more eloquently than the blood of abel
By Diogenes ( articles ) | Jan 04, 2010
If abortion is not something bad, why should we be concerned to make it rare? Pro-abortion warhorses Kate Michelman and Frances Kissling try to slap the Democrats out of their mushy “family friendly” posturing and get back to the no-nonsense business of dismembering fetuses -- with no apologies. This in a NYT op-ed from last November:
Many women -- ourselves included -- warned the Democratic Party in 2004 that it was a mistake to build a Congressional majority by recruiting and electing candidates opposed to the party’s commitment to legal abortion and to public financing for the procedure. Instead, the lust for power yielded to misguided, self-serving poll analysis by operatives with no experience in the fight for these principles. They mistakenly believed that giving leadership roles to a small minority of anti-abortion Democrats would solve the party’s image problems with “values voters” and answer critics who claimed Democrats were hostile to religion.
Democrats were told to stop talking about abortion as a moral and legal right and to focus instead on comforting language about reducing the number of abortions. In this regard, President Obama was right on message when he declared in his health care speech to Congress in September that “under our plan, no federal dollars will be used to fund abortions” -- as if this happened to be a good and moral thing.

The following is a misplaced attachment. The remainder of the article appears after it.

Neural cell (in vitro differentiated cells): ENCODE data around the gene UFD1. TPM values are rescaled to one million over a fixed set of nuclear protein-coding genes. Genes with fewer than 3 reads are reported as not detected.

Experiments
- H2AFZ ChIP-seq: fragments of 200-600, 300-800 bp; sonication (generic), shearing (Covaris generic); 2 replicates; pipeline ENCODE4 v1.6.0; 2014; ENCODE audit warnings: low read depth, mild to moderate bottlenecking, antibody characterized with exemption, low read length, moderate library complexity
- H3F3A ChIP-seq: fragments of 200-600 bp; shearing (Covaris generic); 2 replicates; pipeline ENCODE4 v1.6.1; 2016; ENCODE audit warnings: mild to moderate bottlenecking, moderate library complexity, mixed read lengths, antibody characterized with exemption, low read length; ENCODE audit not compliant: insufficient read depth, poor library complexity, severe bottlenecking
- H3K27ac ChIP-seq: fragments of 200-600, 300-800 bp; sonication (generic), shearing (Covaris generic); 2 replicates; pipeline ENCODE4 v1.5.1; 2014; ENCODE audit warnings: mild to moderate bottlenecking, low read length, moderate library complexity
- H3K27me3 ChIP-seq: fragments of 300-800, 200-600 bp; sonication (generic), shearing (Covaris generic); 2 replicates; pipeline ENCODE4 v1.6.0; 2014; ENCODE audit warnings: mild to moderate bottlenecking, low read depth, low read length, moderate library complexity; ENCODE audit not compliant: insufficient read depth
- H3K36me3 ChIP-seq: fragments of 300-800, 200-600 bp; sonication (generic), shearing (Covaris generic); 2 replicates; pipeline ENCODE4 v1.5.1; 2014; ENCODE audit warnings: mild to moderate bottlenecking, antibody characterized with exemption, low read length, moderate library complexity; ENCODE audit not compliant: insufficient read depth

Given their premises, Michelman and Kissling are bang on target. Why connect abortion with an “image problem” unless that image were negative? And why should it be negative unless abortion were viewed as wrong? Yet if abortion were wrong, it would be absurd to defend it as a moral and legal right -- even in rare circumstances. Therefore (on this view) it’s an even more catastrophic error to pretend to work for reduced abortions than to reduce them in fact. The whole logic unravels at a touch.
Note that Michelman and Kissling take it as obvious that the Democratic Party's cautious inclusion of a few pro-lifers is a cynically contrived political feint and wholly contrary to its “principles”: those who respond are, in the Leninist sense, “useful idiots” momentarily needed to scrape together an electoral majority but of zero long-term consequence. Kissling moreover has repeatedly and convincingly pointed out that ‘reducing abortion by reducing poverty’ is a ruse: handy for electing progressives but entirely without statistical grounding in fact.
Michelman and Kissling are putting the question squarely to the Democratic Party: “Look folks, you have blood on your hands. There’s no denying that fact. So you have to remind yourselves ceaselessly that you are surgeons, and that the stains on your gloves come from waste tissue in an operation you were proud to perform. If, on the other hand, you should forget yourself, or weaken, or even momentarily feel a pang of regret, that blood will testify against you for the remainder of recorded history. It just can’t happen.”
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